Is it ever ok for employees to break the rules?

By Portner Press on January 22nd, 2020
  1. Termination of Employment
  2. Unfair Dismissal

While one would expect a bank to be within its rights to sack an employee for fraud, a recent decision by the Fair Work Commission (FWC) highlights that not every situation is black and white.

In Jonalyn Snell v Bendigo and Adelaide Bank Limited (2019), an extensively trained teller was summarily dismissed for opening a business bank account without a signature.

However, even though the employee knew she was “pushing the boundaries”, the FWC found that she was given “tacit support and encouragement” from another senior staff member. The senior employee wasn’t disciplined.

The FWC ruled that the teller was unfairly dismissed and ordered her reinstatement.

Employee made a mistake

The teller met with a business customer to open two new accounts, however the form the customer signed only contained details of one account.

The employee became aware of her mistake when the customer called up days later to ask why she couldn’t access the second account.

Instead of getting the customer to come back to the bank to sign a new form, which would cause “unnecessary inconvenience”, she contacted the company’s iSupport team to see if she could amend and resubmit the first form again.

The iSupport team member told her that “technically” the customer would have to sign a new form, however ended the conversation by telling the teller to “see how you go” with amending the existing form.

Fraud is fraud, employer argues

In the hearing, the employer submitted that “not wanting to ‘bother a customer’ with additional paperwork” was not a reason to fake a signature, which amounted to “internal fraud” under the bank’s Financial Crimes Policy.

The teller had “sought to use iSupport to legitimise a course of action that she knew to be in breach of policy”, it argued, submitting that the employee “was not directed to act in a certain way, but instead badgered the iSupport team member in an attempt to gain endorsement for what she was proposing”.

Employee was ‘pushing the boundaries’, but employer also at fault

While FWC Commissioner David Gregory found that the employee knew she “was pushing the boundaries in terms of what was acceptable” he also found the iSupport team member “at fault in eventually giving ground and responding in the way she did”.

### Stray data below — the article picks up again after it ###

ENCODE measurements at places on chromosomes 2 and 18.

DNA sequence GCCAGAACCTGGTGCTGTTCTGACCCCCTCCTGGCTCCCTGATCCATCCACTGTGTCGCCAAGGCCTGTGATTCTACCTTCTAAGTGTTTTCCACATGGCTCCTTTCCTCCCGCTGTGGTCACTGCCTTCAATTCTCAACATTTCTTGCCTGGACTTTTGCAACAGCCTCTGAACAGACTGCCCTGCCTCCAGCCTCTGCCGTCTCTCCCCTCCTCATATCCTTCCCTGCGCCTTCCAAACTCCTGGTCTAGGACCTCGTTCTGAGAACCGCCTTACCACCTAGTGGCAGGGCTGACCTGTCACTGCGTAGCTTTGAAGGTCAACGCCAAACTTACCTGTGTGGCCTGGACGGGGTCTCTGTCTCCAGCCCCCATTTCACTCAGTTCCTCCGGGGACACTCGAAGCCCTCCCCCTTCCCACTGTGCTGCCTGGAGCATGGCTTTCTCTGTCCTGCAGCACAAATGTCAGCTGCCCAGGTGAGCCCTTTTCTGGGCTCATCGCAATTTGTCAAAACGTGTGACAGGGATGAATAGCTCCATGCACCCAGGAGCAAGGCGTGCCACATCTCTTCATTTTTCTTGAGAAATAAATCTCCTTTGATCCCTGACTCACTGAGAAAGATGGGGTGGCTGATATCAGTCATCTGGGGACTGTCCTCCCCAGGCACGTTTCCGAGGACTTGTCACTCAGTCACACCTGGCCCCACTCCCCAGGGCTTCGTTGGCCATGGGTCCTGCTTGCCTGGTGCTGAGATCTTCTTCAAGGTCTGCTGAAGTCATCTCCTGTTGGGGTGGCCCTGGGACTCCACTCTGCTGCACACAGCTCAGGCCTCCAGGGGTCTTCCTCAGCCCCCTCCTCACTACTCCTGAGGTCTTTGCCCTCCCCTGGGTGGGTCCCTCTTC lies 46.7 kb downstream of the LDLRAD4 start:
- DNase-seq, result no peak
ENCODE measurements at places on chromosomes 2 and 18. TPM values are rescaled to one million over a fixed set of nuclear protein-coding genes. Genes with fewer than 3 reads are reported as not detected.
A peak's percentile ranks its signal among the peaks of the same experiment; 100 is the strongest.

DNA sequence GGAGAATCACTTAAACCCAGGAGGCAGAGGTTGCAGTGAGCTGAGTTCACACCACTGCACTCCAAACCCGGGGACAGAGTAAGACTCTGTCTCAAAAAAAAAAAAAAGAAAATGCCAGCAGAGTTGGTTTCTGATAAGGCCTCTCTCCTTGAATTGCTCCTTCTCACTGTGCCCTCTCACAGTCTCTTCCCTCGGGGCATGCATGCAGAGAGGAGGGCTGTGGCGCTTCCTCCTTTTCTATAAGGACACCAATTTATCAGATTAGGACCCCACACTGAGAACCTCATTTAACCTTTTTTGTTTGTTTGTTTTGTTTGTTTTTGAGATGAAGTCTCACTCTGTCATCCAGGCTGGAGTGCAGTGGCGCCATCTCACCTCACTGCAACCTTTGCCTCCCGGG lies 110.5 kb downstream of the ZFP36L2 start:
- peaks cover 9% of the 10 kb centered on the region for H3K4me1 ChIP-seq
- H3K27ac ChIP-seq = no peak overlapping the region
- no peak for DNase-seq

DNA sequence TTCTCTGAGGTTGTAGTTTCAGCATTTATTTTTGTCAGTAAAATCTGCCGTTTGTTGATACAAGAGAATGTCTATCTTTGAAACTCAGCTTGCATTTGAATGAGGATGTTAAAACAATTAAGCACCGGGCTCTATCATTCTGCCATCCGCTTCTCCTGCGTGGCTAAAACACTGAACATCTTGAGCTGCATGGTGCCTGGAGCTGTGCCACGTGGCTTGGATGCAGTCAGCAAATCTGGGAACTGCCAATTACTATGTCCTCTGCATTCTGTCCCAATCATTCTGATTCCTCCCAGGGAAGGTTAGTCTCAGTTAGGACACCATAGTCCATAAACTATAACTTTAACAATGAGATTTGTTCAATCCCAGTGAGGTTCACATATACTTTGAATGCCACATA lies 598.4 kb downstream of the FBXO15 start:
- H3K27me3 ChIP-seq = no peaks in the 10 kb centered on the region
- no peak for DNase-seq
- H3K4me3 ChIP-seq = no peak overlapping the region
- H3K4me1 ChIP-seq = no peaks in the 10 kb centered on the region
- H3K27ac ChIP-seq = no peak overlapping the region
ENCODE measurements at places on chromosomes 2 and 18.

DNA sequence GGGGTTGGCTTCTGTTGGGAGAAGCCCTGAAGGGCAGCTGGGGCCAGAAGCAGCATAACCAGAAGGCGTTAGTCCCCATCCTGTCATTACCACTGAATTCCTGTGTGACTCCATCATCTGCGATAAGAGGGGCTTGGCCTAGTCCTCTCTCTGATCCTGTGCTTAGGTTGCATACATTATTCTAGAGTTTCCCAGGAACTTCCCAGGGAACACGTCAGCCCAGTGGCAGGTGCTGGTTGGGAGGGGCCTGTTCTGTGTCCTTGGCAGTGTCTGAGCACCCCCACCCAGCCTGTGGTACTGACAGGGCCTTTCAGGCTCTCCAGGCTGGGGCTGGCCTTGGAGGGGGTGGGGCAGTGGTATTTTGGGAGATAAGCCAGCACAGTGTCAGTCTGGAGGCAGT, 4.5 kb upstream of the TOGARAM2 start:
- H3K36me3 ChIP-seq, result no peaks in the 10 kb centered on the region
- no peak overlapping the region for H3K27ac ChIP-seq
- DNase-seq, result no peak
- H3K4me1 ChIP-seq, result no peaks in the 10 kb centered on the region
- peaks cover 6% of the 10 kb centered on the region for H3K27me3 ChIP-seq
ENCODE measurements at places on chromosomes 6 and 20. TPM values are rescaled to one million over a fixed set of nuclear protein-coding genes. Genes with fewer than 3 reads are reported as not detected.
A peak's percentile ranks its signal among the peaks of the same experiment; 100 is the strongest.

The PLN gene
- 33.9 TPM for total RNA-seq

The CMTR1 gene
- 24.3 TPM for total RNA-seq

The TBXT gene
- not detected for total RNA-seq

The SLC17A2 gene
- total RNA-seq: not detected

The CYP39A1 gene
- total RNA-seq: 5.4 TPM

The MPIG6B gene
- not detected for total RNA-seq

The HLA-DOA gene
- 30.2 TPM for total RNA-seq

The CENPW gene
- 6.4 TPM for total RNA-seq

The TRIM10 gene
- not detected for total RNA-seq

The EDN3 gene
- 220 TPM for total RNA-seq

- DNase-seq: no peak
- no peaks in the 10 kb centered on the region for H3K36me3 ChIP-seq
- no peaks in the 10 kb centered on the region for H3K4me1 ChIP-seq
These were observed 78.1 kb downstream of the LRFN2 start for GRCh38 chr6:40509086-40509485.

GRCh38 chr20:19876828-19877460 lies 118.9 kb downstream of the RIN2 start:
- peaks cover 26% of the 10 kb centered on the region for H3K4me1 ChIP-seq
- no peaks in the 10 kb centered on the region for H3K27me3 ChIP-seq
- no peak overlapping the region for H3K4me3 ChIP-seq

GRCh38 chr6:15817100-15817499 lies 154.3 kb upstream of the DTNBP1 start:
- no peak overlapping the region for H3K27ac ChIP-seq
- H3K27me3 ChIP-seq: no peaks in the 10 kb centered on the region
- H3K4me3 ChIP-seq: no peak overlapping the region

“[The employee] clearly felt at this point that she had received endorsement for what she proposed from someone she clearly viewed as a more senior authority within the Bank and was reassured as a consequence in terms of what she proposed,” he said.

In response to the extensive training the employer said it provided the employee, which included Financial Crimes Awareness training, Commissioner Gregory said this did not mean the bank was “absolved from all responsibility when mistakes occur, and that its employees instead bear that responsibility”.

“For example, if submitting the application form in the way that she did was considered to be such a significant matter then it is unclear why it took more than a month for this matter to be brought to her attention, despite the immediate alert provided by the Accounts Opening team,” he said.

“By then the processes in place had worked to ensure that a fresh application form, signed by the customer, had been submitted as required and the second account was now operational.

“All of this had been done by [the employee] in accordance with the various advice she received at different times.”

Commissioner Gregory ordered that the employee be reinstated “on terms and conditions which are not less favourable than those which applied to her previously”.

He did however decline to order reimbursement for lost wages during her unemployment, as she was “not blameless in acting in the way she did”.


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